easier. She pushed her mind against the spores and offered water. More water. A bribe.

The thing immediately moved to her instead, and let her take over. She was closer to it, which Tress thought was key. She took complete control, then severed the bond before she could be drawn into the thing’s eyes and experience life as if she were a midnight cup.

It popped and evaporated, leaving smoke, then nothing.

Fort gasped, then took a long drink from a red ceramic mug of water Tress offered him.

“What happened?” Salay asked, stepping forward.

“I took control of the thing,” Tress said. “I bribed it with my water instead

—offering that in trade, giving it more freely than it could take from an unwilling subject. Once it accepted, I took control, then dismissed it.”

“And…you think you can do this with the ones guarding the Midnight Sea?” Ann asked.

“We are going to find out,” Tress said, standing up. “How long until—”

A pounding came at the door. Tress hesitated, then nodded. Ann moved to open it, and they were confronted by Laggart.

Hell. I forgot to tell you about Laggart. Tress let Laggart stay on the

Crow’s Song. She rightly figured that without Crow around to impress, he wouldn’t try anything funny.

(Not that he could, mind you. Laggart was to funny what liquid nitrogen is to a healthy set of lungs.)

He’d spent the last few days strutting back and forth up and down the deck. Ornery. Confused. Uncertain. “I need to speak to you in private, Captain,” he said.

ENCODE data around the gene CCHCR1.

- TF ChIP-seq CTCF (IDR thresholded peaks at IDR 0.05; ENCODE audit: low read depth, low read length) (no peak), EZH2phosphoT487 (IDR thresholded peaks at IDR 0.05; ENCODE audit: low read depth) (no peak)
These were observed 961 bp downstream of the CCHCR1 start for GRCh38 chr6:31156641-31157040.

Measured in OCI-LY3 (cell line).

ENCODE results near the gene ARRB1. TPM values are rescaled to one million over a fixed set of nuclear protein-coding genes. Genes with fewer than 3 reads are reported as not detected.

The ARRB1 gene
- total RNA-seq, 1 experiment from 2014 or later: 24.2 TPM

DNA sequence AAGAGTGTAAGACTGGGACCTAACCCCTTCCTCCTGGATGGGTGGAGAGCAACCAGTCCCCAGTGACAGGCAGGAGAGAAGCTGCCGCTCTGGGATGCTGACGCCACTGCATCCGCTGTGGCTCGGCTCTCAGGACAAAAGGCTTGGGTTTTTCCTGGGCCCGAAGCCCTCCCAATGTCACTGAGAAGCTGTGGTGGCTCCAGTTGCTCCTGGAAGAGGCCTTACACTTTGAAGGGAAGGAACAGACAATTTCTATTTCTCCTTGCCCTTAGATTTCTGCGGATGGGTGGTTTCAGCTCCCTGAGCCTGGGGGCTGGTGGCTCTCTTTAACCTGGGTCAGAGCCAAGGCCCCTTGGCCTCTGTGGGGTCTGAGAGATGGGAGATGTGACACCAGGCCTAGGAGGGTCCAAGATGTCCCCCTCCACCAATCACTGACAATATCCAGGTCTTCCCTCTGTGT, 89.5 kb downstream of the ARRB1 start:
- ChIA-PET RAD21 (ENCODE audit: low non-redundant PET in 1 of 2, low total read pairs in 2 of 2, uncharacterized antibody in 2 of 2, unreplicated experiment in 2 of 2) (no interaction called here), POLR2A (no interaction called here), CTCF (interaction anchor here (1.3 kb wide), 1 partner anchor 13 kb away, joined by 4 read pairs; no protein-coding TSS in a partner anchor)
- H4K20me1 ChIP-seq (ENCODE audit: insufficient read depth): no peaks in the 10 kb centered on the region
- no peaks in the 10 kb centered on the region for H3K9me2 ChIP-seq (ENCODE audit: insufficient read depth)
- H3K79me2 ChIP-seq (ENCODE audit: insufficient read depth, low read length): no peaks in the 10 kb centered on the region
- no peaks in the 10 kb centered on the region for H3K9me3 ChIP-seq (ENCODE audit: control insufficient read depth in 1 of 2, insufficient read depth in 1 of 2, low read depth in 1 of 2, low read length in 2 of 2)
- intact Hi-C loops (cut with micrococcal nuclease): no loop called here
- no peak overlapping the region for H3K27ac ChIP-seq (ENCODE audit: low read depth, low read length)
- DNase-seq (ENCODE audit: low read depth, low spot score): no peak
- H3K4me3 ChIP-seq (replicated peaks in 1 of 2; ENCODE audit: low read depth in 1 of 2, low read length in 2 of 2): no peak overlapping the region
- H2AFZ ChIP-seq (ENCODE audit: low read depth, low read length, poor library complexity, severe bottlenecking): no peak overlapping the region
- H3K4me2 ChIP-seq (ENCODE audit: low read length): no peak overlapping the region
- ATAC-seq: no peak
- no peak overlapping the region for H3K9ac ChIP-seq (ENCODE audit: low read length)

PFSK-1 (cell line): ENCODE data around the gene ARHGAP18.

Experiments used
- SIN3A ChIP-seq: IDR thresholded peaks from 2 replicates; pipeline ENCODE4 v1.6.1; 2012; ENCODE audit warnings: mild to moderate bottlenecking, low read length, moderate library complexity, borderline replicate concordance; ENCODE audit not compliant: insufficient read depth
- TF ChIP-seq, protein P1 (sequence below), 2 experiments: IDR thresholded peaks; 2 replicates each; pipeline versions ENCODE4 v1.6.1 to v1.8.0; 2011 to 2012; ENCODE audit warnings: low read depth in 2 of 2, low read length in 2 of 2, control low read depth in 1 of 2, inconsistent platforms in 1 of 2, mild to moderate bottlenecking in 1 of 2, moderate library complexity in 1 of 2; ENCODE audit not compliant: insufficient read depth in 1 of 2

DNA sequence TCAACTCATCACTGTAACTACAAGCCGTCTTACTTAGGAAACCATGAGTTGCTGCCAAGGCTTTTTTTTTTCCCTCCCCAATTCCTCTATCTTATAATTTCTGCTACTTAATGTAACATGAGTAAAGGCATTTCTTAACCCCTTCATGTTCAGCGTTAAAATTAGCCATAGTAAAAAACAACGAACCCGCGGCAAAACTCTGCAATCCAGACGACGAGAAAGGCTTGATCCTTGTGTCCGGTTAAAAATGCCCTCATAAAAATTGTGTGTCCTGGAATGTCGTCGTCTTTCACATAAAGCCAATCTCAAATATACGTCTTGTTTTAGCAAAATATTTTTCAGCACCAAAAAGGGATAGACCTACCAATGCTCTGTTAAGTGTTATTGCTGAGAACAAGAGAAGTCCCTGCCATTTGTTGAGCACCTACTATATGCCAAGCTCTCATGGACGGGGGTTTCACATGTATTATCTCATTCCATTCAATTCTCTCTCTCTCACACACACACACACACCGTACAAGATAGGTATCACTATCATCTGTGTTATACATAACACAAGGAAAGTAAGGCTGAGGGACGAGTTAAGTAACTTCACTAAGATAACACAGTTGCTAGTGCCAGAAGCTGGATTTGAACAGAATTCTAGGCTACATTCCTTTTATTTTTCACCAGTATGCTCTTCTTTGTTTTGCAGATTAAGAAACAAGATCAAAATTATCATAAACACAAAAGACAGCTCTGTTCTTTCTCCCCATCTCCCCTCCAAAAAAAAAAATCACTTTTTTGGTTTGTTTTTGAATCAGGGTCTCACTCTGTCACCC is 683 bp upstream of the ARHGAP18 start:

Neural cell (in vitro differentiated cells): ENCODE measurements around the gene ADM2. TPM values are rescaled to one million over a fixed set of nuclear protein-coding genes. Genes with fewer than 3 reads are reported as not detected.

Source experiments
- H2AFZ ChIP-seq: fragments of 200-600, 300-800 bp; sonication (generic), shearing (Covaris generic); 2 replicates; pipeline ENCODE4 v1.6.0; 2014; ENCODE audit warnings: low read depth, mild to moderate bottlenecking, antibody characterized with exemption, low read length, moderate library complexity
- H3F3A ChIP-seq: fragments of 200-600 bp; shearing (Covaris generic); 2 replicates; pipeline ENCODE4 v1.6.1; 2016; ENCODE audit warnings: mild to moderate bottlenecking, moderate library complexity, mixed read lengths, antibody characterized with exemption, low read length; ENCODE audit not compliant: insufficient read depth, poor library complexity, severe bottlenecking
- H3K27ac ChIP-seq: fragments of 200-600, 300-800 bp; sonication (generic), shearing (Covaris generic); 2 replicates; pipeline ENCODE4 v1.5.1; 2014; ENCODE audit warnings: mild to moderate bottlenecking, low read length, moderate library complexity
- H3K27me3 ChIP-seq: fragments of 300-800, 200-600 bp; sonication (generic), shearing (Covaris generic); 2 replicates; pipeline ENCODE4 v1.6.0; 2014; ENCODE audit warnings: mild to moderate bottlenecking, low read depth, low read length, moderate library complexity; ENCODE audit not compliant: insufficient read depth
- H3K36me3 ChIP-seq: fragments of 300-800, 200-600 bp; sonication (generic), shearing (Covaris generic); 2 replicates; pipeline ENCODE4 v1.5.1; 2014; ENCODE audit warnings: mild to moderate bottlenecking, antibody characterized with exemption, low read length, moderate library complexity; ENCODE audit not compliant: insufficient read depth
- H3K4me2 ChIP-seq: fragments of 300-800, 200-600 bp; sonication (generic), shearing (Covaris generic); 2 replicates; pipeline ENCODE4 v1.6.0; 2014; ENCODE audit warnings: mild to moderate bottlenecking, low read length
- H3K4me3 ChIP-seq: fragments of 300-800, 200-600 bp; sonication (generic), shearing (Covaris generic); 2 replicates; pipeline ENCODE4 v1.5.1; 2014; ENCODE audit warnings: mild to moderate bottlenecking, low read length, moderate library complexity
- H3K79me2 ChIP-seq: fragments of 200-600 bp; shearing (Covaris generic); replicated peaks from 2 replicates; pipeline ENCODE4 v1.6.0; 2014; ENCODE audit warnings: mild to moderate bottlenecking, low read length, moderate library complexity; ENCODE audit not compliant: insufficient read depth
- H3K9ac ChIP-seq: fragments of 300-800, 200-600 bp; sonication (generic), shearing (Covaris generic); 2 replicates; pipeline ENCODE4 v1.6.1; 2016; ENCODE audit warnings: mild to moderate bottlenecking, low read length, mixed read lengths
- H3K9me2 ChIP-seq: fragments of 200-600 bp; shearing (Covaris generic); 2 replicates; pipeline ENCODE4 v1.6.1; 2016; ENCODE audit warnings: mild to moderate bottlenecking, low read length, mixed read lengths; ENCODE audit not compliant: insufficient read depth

Tress was unsure about this, so she rested her hand on her flare gun. But she nodded to the others, indicating they should leave. They did so, closing the door behind them as Laggart stepped inside.

They regarded one another for a short time. Then Laggart drew himself up

—looking like a buzzard that forgot to put on its feathers after its morning shave—and met Tress’s gaze. “I demand,” he said, “that you shoot me.”

“Shoot you?” she said.

“For what I’ve done to you!”

“I told you that you were forgiven for that.”

“I know!” he said and began to pace. “Captain, I can’t take the lies. I know

what you’re really doing. I know you’re waiting until I’m calm and

comfortable, so you can toss me over then. It’s cruel, waiting to kill a man until he’s sure you won’t. I figured you for someone better than that.”

He spun on her. “I demand to be shot. Get it over with. Be forthright.

Shoot me.”

Tress sighed, rubbing her forehead. “Laggart, I’m not going to shoot you.” “But—”

“Look, I’m far too tired to pretend to understand what your mind is doing to you right now. I’m not going to shoot you, but if you insist, I can throw you in the brig or something.”